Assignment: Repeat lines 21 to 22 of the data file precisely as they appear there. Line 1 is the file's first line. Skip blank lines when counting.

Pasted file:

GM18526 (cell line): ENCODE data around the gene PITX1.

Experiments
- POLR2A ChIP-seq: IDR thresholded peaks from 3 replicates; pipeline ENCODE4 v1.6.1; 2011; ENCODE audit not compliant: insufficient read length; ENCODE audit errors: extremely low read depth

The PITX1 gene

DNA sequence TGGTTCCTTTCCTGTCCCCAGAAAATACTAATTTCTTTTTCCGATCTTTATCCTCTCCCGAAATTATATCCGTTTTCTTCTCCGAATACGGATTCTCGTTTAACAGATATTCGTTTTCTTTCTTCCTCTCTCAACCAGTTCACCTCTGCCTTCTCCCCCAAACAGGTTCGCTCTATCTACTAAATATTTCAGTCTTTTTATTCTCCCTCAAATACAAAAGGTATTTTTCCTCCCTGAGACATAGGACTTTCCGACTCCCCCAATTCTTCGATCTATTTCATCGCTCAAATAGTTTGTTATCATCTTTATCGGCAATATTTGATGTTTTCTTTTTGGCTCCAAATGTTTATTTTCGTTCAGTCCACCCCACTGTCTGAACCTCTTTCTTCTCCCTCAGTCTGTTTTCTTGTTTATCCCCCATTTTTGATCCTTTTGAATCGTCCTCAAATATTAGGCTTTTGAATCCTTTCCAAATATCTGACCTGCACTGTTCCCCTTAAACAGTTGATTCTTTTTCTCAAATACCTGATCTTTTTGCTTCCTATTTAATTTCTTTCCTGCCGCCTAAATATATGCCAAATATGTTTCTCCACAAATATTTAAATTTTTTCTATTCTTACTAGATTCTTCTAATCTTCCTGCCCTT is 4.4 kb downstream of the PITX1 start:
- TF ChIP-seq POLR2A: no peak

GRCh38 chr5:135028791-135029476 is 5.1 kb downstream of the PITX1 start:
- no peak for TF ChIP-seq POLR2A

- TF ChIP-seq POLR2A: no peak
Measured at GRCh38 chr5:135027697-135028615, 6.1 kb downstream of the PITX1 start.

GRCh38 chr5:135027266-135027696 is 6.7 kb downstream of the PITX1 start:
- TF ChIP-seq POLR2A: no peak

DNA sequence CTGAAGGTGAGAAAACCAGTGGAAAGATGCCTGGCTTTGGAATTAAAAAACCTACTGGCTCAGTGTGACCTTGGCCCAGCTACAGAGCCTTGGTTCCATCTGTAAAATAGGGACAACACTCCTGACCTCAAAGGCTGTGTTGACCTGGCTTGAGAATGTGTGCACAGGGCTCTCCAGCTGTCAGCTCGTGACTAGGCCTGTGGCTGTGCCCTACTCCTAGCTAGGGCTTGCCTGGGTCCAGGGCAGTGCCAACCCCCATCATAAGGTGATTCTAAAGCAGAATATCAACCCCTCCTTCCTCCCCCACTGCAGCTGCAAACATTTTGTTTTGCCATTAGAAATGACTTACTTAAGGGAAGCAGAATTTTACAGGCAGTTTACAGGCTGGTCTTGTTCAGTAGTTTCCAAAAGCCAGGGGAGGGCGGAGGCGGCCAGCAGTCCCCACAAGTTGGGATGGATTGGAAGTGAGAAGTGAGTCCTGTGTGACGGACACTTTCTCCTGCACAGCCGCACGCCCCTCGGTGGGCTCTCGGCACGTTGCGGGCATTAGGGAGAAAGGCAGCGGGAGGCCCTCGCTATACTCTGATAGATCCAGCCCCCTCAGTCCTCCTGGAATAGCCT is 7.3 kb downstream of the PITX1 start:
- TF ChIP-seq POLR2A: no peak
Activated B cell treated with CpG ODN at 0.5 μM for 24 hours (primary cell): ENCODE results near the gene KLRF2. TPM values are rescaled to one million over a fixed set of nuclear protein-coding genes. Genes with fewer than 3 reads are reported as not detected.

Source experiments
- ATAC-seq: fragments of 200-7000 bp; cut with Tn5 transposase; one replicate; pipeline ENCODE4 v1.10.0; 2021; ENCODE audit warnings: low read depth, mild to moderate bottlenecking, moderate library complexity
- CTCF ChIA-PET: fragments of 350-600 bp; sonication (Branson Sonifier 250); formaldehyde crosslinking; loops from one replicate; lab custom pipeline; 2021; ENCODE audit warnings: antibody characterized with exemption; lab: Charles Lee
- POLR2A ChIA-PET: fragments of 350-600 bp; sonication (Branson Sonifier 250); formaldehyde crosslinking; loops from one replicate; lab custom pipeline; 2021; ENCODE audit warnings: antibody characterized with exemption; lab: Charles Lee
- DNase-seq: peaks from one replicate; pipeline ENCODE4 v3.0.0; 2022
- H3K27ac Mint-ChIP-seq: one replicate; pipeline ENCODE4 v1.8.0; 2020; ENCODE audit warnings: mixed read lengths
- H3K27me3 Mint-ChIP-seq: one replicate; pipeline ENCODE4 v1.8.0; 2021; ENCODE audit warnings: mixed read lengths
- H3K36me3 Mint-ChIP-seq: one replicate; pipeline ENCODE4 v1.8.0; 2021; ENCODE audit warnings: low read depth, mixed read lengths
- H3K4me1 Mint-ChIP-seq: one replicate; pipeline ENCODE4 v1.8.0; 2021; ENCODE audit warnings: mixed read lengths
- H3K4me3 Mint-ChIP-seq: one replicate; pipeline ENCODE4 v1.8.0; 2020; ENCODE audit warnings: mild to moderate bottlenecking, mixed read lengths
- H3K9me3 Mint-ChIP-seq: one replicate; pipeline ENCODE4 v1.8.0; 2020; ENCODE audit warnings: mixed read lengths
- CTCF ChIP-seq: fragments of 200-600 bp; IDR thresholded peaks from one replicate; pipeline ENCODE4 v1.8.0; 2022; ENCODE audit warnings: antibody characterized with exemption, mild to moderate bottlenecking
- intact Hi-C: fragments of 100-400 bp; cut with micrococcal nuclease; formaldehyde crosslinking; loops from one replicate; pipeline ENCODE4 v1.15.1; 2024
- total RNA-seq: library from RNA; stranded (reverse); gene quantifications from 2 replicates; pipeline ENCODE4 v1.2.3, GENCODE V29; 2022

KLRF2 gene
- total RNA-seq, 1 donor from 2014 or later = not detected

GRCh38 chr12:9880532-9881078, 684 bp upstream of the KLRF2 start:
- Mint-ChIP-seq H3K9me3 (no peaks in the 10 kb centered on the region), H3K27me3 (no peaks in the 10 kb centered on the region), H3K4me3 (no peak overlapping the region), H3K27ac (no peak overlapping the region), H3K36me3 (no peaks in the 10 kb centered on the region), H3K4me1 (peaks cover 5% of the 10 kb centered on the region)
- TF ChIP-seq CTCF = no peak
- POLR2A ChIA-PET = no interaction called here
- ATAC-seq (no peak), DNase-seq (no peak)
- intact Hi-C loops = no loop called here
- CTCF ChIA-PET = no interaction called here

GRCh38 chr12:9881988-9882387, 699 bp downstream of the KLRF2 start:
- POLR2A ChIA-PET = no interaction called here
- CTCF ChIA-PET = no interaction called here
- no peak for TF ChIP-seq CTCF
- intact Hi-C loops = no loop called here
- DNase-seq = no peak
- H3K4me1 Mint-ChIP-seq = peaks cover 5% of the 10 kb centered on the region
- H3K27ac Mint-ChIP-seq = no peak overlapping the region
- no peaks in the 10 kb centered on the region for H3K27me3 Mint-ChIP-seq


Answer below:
- H3K27ac Mint-ChIP-seq: one replicate; pipeline ENCODE4 v1.8.0; 2020; ENCODE audit warnings: mixed read lengths
- H3K27me3 Mint-ChIP-seq: one replicate; pipeline ENCODE4 v1.8.0; 2021; ENCODE audit warnings: mixed read lengths